Nonlinear energy harvesting from base excitation in automotive applications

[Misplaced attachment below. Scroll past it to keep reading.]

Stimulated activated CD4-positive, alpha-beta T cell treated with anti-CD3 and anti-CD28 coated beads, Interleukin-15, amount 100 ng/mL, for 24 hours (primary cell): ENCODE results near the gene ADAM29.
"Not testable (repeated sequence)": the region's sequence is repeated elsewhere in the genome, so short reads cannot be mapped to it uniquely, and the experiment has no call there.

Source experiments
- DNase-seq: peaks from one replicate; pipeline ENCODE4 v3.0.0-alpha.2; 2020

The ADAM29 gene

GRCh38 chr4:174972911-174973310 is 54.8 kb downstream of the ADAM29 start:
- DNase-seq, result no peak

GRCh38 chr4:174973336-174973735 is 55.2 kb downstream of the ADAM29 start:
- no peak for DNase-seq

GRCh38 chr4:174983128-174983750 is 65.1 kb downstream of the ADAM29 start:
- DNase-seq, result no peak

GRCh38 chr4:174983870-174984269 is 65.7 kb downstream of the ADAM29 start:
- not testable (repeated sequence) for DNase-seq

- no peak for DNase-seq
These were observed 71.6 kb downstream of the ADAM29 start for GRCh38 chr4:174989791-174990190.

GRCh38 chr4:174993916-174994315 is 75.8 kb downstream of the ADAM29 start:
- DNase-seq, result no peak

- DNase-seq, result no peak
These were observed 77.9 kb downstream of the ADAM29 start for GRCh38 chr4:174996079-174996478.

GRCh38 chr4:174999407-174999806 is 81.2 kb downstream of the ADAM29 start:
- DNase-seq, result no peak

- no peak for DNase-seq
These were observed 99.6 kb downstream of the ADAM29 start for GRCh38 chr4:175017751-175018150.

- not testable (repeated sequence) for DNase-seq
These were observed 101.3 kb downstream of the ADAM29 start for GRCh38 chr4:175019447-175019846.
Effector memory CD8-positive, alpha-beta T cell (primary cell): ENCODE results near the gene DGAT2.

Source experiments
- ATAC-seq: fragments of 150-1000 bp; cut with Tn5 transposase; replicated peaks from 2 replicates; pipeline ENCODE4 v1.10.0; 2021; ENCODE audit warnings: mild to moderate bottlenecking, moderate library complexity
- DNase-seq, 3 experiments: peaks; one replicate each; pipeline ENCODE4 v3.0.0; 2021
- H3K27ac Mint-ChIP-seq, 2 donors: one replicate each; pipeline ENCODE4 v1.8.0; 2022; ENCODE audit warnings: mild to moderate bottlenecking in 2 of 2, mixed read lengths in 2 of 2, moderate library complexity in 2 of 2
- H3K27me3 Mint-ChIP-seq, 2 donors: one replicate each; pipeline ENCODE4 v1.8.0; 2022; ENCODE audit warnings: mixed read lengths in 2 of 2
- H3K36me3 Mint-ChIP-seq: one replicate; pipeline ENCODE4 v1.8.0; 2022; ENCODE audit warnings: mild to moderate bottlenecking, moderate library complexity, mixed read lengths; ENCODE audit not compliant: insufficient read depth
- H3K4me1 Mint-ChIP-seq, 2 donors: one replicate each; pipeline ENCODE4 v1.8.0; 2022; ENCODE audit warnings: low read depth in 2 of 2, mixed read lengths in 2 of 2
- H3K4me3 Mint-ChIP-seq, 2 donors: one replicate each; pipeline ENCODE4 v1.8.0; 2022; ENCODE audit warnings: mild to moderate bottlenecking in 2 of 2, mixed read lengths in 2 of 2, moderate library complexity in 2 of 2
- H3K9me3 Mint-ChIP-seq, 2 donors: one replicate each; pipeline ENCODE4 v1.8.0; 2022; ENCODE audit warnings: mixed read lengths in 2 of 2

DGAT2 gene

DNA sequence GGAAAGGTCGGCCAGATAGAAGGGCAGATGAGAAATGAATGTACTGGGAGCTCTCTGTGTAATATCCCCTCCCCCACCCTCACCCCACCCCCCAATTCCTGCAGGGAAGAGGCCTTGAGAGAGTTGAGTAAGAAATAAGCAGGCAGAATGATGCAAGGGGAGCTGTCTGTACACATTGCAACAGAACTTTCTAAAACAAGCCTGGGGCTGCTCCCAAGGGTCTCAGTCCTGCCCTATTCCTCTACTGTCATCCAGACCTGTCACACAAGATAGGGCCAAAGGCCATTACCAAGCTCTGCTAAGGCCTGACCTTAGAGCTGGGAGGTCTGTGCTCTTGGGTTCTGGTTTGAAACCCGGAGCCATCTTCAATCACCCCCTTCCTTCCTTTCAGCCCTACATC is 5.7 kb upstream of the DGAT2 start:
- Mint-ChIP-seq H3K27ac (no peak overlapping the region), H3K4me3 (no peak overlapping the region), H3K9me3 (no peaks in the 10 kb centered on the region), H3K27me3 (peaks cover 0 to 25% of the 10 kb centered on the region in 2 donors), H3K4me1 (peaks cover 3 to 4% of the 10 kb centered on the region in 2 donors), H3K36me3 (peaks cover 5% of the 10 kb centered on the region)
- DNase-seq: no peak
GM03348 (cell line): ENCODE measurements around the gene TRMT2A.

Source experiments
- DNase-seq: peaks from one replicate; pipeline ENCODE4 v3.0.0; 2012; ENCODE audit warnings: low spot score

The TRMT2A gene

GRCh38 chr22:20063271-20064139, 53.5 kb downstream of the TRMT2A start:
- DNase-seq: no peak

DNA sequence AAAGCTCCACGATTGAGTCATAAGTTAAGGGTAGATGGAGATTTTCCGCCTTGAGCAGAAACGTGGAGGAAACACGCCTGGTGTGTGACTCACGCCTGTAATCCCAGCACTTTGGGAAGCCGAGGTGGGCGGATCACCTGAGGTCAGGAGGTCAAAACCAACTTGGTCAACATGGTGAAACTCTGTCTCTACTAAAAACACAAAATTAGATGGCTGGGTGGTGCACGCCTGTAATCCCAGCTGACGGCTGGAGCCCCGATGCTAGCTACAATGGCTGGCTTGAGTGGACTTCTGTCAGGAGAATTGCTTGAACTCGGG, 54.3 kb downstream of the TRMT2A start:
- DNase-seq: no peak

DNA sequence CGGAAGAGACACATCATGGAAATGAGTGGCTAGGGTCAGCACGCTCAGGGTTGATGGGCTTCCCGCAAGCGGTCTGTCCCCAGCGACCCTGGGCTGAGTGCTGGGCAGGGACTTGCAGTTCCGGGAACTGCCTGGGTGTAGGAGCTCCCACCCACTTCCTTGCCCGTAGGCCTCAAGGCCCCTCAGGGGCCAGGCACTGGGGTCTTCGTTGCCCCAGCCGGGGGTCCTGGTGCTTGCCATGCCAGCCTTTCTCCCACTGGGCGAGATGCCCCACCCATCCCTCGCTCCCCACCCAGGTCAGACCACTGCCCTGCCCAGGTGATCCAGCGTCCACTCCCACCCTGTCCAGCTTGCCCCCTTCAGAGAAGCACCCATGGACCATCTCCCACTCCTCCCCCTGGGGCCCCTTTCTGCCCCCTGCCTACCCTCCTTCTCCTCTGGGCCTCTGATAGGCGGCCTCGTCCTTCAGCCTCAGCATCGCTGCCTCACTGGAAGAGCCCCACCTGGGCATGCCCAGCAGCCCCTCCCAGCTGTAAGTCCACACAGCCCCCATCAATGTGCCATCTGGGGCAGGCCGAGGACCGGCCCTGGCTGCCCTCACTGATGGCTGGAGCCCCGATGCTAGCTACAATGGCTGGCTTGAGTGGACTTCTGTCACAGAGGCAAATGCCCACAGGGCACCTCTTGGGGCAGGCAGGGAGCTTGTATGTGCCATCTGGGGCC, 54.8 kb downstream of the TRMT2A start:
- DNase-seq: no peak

Energy harvesting is an emerging technological field, aiming, among others, to harvest kinetic energy from mechanical oscillations and converting the same to useful electrical energy. Usually, the reclaimed energy is quite small, acquired by lightweight devices which can be positioned in confined spaces and do not significantly add to the system mass and inertia. This potential use is in line with the vehicular powertrain development principle of high output power- to-light weight ratio as this concept has progressively led to increasing vibratory energy. These devices would potentially supply a few mW of power, which can typically power automotive sensors, potentially reducing the ever-increasing vehicle wiring network. A multitude of such devices positioned strategically can recover some of the vibratory energy of a plethora of vibration phenomena. The paper outlines some of these phenomena and proposes the use of a magnetic translational harvester. A preliminary study based on an experimental set up and a devised non-linear model show good potential across a range of frequencies, typical of engine order vibration at engine idling condition. However, the potential exists for both the optimisation of the demonstrated observer and increased energy recovery for suitable location(s) in the powertrain system.